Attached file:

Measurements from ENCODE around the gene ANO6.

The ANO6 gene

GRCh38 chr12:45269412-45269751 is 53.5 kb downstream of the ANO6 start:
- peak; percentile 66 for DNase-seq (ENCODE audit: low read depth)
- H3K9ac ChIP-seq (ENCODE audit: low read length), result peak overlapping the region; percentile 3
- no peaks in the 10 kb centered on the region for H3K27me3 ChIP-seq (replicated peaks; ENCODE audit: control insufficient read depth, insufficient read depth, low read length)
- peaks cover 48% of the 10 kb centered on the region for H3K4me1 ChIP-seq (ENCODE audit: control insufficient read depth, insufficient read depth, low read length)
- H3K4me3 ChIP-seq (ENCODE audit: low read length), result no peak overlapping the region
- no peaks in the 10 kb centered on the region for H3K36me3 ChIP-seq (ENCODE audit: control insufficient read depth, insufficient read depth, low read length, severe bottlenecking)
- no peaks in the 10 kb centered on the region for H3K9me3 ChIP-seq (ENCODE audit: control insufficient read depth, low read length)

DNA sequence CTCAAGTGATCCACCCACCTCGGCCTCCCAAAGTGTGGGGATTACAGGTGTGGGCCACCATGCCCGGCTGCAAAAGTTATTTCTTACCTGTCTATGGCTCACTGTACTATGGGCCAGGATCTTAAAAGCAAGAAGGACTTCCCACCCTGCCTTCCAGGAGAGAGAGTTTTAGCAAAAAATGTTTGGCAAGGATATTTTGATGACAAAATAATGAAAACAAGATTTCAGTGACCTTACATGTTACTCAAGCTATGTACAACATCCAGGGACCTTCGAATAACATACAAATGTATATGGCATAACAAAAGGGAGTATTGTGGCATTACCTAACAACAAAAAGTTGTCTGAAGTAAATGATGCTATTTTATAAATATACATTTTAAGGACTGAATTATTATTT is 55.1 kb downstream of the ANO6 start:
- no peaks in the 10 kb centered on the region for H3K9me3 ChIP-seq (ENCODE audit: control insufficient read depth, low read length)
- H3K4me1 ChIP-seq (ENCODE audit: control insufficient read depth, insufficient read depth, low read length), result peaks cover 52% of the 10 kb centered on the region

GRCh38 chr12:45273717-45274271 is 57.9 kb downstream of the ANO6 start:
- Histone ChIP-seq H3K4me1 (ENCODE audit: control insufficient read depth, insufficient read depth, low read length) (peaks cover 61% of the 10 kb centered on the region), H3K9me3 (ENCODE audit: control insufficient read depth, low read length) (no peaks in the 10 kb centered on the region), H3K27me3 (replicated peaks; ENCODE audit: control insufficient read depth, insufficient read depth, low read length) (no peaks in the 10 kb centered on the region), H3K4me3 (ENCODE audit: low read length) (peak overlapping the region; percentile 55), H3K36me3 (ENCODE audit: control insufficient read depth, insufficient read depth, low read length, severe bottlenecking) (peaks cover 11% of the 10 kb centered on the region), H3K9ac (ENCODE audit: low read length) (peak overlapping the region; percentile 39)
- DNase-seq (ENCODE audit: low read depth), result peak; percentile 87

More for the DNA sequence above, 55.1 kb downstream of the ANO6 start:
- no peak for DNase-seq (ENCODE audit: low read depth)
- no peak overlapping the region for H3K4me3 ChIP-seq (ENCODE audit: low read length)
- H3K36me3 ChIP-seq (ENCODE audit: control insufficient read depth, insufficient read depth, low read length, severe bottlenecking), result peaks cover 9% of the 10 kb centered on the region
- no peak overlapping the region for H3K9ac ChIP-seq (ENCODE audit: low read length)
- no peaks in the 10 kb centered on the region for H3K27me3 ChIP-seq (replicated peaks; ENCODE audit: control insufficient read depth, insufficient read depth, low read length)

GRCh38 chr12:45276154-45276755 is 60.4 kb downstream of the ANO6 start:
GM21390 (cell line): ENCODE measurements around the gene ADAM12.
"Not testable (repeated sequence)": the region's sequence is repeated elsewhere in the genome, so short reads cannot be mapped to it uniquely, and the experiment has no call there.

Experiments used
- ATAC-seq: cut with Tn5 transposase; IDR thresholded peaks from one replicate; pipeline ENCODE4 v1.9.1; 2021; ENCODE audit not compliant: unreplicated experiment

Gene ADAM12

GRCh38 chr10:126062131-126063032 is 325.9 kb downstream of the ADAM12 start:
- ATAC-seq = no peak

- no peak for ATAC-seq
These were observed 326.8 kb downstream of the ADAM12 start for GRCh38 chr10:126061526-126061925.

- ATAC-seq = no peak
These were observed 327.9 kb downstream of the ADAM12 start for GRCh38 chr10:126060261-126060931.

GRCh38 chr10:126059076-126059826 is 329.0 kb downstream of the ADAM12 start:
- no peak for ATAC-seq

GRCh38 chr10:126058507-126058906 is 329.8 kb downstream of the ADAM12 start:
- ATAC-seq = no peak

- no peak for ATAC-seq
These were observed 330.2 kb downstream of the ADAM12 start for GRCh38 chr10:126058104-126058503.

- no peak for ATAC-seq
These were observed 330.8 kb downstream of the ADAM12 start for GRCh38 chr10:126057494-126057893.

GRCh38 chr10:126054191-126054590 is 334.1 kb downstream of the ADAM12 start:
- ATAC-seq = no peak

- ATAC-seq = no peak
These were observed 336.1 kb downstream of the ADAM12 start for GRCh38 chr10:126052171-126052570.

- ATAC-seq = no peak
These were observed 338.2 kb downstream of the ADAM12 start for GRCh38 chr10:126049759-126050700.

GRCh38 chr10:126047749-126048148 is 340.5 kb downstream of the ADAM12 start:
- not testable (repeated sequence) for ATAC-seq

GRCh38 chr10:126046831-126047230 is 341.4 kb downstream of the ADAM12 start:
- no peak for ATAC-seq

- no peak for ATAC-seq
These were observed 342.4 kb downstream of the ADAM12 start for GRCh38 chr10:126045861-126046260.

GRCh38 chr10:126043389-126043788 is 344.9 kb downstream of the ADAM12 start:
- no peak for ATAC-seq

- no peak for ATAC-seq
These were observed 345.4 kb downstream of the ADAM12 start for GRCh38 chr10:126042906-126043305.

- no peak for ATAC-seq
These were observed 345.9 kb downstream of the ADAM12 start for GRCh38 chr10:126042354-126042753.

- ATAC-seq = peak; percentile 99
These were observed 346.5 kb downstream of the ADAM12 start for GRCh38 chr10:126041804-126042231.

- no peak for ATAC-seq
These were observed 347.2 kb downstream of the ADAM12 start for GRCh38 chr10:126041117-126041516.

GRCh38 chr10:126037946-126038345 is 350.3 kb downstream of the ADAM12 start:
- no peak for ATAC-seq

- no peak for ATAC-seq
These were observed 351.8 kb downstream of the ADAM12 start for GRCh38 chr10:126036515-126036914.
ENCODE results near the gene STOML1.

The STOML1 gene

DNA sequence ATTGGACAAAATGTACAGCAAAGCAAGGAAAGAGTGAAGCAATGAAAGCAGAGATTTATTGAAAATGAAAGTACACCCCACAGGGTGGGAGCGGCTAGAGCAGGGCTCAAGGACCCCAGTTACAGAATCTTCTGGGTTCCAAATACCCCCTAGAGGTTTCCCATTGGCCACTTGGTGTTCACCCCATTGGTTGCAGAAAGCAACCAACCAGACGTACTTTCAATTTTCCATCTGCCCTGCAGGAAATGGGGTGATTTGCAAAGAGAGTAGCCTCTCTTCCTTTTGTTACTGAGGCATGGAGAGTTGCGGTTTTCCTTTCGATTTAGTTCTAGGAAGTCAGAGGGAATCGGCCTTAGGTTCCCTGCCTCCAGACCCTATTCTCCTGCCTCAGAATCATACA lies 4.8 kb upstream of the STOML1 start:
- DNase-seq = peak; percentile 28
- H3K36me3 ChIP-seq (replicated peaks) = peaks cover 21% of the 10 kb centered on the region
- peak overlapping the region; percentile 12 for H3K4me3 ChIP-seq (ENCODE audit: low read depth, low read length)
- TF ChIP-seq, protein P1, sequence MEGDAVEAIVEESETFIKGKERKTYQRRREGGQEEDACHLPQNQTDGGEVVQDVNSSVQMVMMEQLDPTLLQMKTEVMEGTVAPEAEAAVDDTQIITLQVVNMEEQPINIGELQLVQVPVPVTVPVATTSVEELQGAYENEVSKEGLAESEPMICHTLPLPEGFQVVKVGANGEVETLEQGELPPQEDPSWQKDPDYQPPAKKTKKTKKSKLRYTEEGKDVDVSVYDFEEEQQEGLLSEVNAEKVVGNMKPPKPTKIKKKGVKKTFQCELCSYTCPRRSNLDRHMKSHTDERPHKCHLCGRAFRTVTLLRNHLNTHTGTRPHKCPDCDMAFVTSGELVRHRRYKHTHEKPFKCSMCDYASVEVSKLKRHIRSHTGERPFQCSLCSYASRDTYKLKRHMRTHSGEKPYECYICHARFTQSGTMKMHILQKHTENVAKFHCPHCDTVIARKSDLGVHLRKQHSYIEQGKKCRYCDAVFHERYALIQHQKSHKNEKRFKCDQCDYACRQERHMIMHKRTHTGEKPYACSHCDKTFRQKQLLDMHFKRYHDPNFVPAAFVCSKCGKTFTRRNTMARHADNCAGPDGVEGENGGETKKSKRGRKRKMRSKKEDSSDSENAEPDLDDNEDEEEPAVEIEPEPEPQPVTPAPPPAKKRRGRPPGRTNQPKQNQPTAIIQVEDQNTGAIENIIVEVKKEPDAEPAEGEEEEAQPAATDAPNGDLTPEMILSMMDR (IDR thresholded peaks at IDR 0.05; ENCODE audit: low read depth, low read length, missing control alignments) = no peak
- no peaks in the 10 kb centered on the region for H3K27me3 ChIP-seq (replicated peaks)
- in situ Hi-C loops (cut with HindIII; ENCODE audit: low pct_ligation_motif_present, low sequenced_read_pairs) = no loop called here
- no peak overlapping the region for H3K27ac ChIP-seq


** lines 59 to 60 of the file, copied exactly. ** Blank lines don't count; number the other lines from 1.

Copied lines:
- no peak for ATAC-seq
These were observed 345.9 kb downstream of the ADAM12 start for GRCh38 chr10:126042354-126042753.